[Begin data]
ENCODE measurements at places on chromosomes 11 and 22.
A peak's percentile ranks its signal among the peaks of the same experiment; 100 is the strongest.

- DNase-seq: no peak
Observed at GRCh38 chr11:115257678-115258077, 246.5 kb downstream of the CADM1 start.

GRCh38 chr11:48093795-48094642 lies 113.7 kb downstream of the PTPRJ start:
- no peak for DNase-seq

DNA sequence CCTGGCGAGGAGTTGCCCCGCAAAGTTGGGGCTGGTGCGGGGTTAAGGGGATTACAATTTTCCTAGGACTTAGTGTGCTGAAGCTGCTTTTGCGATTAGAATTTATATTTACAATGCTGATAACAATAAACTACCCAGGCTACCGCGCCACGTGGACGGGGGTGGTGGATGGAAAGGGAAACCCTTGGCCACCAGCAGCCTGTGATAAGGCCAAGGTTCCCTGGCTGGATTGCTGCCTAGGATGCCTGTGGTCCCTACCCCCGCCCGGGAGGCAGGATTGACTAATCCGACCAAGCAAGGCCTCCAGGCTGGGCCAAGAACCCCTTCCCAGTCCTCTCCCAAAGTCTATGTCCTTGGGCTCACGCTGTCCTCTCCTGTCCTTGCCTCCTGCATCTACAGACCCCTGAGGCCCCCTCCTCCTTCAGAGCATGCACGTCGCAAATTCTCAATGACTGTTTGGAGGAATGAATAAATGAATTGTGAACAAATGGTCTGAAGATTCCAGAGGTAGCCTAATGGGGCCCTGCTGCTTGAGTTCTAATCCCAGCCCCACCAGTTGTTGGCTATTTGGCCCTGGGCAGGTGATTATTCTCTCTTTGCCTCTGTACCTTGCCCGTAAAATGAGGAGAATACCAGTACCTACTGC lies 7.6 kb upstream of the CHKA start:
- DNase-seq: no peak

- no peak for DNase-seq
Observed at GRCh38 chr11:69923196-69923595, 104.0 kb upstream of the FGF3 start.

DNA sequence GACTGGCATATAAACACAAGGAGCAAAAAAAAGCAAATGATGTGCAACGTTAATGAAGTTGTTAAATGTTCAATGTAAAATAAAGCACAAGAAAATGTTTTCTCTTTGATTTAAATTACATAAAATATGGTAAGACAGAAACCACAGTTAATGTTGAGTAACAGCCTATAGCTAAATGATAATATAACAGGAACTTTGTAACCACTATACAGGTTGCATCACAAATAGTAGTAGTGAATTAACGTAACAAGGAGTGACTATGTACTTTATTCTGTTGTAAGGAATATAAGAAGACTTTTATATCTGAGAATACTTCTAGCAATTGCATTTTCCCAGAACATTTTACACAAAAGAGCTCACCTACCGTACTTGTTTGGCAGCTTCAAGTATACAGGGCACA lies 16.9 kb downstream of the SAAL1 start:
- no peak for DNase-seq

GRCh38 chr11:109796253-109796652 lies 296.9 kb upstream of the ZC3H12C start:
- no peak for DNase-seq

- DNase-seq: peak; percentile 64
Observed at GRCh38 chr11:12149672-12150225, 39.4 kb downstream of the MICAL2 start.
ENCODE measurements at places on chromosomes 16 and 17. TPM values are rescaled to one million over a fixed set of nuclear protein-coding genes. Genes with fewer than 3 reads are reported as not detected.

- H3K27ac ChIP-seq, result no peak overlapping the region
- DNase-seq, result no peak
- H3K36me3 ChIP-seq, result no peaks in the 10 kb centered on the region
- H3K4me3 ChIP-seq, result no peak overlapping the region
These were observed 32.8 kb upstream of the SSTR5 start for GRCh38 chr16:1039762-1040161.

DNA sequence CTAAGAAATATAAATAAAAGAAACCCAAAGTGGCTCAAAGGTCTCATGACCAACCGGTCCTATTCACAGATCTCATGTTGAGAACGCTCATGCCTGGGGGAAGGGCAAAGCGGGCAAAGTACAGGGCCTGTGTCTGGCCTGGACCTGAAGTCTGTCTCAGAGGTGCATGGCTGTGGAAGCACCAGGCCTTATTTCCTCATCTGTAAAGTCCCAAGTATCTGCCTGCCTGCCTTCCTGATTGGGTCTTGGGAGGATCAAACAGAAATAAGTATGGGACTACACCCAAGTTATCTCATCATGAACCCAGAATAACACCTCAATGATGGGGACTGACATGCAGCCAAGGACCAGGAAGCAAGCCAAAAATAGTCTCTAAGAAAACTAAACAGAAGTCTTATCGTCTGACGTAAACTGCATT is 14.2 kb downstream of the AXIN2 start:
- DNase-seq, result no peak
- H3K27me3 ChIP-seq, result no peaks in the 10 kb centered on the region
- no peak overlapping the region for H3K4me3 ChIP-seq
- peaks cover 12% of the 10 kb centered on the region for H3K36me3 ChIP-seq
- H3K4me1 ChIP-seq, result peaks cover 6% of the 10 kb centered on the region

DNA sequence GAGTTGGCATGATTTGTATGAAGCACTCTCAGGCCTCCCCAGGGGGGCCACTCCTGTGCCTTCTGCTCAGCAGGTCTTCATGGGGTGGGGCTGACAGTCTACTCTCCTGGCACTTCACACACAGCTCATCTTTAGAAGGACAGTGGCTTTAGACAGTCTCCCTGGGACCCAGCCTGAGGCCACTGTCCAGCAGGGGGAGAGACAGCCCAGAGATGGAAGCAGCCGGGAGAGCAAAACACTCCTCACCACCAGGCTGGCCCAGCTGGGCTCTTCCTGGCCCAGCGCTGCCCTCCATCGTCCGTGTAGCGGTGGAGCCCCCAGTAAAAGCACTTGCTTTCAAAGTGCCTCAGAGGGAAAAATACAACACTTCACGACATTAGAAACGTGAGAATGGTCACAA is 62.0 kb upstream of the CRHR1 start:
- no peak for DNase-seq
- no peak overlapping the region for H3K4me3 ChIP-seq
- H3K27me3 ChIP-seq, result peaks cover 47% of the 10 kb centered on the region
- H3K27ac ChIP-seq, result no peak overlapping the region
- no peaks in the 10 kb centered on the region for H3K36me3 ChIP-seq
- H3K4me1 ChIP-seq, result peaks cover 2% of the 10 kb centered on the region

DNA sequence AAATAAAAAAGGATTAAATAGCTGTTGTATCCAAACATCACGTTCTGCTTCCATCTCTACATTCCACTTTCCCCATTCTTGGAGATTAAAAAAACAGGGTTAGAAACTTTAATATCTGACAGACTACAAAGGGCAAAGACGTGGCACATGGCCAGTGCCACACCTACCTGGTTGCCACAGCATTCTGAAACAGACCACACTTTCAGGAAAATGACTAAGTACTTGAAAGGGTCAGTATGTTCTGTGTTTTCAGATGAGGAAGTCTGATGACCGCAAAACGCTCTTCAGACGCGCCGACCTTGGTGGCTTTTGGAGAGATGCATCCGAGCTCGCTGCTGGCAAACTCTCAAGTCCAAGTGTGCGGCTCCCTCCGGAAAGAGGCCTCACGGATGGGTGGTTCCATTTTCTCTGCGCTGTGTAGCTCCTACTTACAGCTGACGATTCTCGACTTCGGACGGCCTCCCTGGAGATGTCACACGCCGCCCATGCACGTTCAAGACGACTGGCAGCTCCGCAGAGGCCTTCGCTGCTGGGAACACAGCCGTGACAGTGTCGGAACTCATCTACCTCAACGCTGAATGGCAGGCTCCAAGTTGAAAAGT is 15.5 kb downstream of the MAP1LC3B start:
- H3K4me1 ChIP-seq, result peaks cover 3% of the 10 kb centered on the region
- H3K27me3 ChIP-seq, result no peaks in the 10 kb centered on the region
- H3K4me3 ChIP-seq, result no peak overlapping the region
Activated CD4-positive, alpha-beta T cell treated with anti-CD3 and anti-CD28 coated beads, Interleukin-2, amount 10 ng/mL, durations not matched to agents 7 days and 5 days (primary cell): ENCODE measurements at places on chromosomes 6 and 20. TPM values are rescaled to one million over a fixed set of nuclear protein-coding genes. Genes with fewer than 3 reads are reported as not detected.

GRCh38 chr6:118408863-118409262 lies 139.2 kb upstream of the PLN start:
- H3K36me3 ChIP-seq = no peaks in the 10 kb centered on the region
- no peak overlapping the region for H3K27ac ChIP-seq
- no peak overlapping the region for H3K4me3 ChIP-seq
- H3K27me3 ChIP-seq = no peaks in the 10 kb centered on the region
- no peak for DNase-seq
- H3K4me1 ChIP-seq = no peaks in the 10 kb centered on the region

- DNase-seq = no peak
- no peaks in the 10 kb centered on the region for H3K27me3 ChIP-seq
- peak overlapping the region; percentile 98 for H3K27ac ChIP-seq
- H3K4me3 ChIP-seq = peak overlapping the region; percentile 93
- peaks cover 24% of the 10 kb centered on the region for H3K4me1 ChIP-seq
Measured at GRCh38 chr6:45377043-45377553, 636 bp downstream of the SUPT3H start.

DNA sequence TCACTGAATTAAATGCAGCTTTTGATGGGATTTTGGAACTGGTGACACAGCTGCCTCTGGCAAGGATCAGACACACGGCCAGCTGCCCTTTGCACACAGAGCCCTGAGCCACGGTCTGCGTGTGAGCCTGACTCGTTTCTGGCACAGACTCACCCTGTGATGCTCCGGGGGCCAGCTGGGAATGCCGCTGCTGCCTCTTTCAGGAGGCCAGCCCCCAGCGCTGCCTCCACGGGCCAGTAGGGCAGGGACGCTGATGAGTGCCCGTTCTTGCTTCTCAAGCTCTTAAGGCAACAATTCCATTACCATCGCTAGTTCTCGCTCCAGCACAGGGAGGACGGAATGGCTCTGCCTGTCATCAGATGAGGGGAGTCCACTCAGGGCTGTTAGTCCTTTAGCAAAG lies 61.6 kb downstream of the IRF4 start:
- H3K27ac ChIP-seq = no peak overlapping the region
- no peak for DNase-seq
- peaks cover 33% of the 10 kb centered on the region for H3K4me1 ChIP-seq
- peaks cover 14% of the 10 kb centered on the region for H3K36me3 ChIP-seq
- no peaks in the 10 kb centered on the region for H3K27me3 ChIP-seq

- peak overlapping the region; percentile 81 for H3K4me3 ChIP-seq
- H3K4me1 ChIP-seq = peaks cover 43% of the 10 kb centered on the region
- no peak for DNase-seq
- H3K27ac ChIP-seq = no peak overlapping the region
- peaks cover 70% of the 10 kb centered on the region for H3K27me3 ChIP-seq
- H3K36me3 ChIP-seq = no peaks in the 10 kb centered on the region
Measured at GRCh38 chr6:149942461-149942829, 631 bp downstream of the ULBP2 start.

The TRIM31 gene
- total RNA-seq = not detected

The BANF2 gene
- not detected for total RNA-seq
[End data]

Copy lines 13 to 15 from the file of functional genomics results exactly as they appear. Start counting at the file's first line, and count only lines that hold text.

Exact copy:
GRCh38 chr11:109796253-109796652 lies 296.9 kb upstream of the ZC3H12C start:
- no peak for DNase-seq

- DNase-seq: peak; percentile 64